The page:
UBS Reverses Course on Non-Solicit Clause and Bonuses
Wirehouse UBS has sent a mea culpa of sorts to its brokers about including clauses linking their bonuses to non-solicitation requirements, according to news reporting.
In February, the wirehouse added language to its brokers’ 2017 bonus agreements requiring them to refrain from soliciting clients for a year after leaving the company’s U.S. wealth management business.
Later on, the firm said it would instead link the non-solicit clause to its brokers’ 2018 bonuses. In September, the company seemed to back off, InvestmentNews reported at the time
But not everyone was convinced UBS would not try something similar.
This Monday, however, Brian Hull, head of UBS wealth management USA, spelled out the company’s intention to avoid linking bonuses to non-solicit clauses now or in the future, InvestmentNews writes.
"As you know, earlier this year we inadvertently introduced new non-solicit language to the 2018 [strategic objective bonus] without proper senior management review," Hull said in memo also signed by Jason Chandler, co-head, investment platforms and solutions and sent to UBS’s 6,900 advisors, according to the publication. “We listened and, based on advisers’ feedback, we rolled back the changes" and will not introduce them at this time and are likely not to in the future, Hull wrote, according to InvestmentNews.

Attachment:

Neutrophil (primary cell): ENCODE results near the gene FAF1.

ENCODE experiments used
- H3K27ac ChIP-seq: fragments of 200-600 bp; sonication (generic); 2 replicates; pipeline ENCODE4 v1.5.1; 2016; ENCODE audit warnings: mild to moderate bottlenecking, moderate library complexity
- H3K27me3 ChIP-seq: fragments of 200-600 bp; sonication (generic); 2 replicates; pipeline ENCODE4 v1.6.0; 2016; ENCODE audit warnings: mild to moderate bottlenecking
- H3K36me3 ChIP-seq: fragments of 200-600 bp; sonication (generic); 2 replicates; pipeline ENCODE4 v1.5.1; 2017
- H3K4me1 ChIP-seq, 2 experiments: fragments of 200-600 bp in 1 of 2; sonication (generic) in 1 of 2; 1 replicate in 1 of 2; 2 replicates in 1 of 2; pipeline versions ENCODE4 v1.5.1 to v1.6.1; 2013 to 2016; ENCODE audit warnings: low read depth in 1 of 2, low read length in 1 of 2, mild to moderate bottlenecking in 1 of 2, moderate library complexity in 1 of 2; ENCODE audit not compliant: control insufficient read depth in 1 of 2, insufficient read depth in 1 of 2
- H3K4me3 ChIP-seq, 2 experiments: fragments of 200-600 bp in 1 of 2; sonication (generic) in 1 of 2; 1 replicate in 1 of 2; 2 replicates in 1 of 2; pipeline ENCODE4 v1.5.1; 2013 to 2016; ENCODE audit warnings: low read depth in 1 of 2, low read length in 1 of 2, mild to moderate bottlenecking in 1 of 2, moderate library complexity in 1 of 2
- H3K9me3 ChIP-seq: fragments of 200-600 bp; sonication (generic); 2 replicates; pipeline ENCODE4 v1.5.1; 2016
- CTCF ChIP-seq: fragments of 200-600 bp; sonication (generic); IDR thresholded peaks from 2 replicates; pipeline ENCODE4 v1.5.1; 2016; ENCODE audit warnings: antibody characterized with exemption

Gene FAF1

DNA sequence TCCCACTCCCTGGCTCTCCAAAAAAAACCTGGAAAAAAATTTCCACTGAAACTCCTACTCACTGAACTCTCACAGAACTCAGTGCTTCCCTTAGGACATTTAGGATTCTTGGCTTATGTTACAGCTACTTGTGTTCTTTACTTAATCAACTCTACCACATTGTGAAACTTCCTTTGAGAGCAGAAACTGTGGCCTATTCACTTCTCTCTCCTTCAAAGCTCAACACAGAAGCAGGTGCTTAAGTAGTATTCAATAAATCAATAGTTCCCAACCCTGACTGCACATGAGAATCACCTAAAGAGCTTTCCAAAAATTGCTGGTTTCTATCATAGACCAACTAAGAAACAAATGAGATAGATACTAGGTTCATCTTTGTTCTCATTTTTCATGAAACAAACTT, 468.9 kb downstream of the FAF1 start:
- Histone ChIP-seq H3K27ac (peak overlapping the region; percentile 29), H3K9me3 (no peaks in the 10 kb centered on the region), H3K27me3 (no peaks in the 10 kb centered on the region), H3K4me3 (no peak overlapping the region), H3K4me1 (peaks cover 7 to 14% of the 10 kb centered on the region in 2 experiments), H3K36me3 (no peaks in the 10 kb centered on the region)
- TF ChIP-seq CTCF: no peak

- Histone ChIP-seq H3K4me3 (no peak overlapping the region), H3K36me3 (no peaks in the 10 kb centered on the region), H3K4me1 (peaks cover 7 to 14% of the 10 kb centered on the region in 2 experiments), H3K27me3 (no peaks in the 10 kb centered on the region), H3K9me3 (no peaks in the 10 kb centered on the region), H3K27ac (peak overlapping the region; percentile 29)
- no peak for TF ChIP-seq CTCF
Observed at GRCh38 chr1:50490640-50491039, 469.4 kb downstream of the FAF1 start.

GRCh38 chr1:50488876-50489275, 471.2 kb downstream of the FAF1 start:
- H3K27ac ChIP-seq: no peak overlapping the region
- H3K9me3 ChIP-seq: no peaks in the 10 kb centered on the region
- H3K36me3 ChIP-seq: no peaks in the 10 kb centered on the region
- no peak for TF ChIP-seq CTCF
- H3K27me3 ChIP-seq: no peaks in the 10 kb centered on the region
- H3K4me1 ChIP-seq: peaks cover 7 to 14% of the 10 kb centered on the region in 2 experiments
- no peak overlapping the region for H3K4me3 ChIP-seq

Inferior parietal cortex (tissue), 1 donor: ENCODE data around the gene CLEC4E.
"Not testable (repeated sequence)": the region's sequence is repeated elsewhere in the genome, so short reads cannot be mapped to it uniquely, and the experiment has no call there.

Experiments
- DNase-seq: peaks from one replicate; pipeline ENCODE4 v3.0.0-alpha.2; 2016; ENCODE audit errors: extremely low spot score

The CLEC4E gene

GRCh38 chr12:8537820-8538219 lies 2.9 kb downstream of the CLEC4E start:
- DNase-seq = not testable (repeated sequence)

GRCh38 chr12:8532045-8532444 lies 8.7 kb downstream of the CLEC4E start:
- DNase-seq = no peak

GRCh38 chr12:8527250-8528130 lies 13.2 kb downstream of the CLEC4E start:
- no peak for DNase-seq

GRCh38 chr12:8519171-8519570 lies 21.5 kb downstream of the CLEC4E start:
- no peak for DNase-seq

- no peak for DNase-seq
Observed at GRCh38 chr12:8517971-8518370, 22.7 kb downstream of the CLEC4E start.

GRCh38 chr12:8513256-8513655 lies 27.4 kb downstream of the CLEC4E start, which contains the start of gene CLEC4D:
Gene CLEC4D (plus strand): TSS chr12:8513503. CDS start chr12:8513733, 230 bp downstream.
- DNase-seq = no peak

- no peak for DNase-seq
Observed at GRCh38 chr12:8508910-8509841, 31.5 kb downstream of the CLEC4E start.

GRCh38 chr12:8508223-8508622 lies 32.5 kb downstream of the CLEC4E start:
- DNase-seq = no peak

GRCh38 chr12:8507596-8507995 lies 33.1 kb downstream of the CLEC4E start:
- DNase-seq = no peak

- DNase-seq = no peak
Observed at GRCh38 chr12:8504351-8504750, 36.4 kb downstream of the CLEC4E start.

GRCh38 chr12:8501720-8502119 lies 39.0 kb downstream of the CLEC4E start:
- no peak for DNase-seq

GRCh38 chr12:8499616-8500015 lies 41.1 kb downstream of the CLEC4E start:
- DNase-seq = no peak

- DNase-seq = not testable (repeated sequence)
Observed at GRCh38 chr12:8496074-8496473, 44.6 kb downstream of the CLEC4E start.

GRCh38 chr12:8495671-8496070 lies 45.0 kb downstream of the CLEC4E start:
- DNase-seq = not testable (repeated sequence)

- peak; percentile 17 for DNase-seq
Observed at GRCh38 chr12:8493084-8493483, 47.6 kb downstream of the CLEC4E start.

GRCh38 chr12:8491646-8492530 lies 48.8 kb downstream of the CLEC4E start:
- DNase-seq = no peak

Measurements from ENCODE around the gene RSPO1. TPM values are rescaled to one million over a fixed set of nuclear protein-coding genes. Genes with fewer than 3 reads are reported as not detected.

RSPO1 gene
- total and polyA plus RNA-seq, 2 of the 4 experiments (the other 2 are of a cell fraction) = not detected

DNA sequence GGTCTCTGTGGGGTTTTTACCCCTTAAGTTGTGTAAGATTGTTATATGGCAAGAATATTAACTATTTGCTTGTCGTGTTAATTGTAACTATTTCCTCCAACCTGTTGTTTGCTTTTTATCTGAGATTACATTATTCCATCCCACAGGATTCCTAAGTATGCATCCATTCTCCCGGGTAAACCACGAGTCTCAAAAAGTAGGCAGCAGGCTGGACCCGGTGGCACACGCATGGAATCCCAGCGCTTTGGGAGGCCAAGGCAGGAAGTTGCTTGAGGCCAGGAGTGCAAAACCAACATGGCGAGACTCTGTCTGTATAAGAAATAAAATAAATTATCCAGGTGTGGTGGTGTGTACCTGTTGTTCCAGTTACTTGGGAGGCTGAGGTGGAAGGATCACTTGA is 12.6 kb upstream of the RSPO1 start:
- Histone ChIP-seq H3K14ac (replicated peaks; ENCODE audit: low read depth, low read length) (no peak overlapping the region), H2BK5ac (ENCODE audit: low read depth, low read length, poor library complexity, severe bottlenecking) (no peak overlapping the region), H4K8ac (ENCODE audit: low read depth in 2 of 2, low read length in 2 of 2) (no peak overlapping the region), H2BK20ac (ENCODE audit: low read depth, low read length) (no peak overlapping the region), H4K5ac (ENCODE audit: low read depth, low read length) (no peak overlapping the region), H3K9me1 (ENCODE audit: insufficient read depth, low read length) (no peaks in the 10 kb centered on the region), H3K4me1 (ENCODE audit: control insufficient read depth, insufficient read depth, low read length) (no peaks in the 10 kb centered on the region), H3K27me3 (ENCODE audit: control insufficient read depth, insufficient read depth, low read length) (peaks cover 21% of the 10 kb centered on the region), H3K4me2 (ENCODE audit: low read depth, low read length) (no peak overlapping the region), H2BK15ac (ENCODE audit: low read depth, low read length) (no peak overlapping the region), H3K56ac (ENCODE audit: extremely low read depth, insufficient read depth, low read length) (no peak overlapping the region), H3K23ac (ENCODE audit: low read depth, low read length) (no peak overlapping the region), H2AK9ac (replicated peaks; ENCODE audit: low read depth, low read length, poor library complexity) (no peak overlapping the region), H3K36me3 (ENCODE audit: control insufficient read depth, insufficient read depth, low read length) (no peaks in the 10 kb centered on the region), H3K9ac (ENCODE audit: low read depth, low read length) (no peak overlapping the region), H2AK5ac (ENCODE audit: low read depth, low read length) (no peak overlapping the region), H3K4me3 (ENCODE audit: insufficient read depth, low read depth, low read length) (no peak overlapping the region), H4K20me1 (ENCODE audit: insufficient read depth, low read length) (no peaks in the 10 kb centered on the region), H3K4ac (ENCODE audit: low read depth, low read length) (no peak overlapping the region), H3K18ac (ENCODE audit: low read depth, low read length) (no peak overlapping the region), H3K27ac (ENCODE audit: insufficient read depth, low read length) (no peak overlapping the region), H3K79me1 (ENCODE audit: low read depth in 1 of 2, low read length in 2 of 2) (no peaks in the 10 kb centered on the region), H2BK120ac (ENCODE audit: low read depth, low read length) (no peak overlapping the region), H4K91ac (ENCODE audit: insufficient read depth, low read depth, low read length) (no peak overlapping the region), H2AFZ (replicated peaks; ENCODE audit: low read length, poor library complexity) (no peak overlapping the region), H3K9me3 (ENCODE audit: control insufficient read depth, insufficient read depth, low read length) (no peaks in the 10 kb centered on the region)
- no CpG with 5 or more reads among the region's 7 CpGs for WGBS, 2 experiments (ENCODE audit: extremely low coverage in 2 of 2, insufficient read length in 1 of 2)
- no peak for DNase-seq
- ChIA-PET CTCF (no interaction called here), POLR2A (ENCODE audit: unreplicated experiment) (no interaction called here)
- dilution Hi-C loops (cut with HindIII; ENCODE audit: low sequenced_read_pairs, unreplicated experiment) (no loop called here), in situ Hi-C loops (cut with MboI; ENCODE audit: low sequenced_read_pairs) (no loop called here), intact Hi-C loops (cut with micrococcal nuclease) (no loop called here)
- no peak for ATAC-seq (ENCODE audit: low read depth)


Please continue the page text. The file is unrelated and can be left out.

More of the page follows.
The company was likely responding to brokers who made it clear they would not sign such an agreement, industry recruiter Louis Diamond tells the publication. Indeed, Hull’s memo says that the wealth management’s leadership listened to its brokers because it strives for “openness” and encourages “dialogue and creating a culture of transparency and accountability,” the publication writes, citing the memo.
A UBS spokesman declined InvestmentNews’ request for comment, however.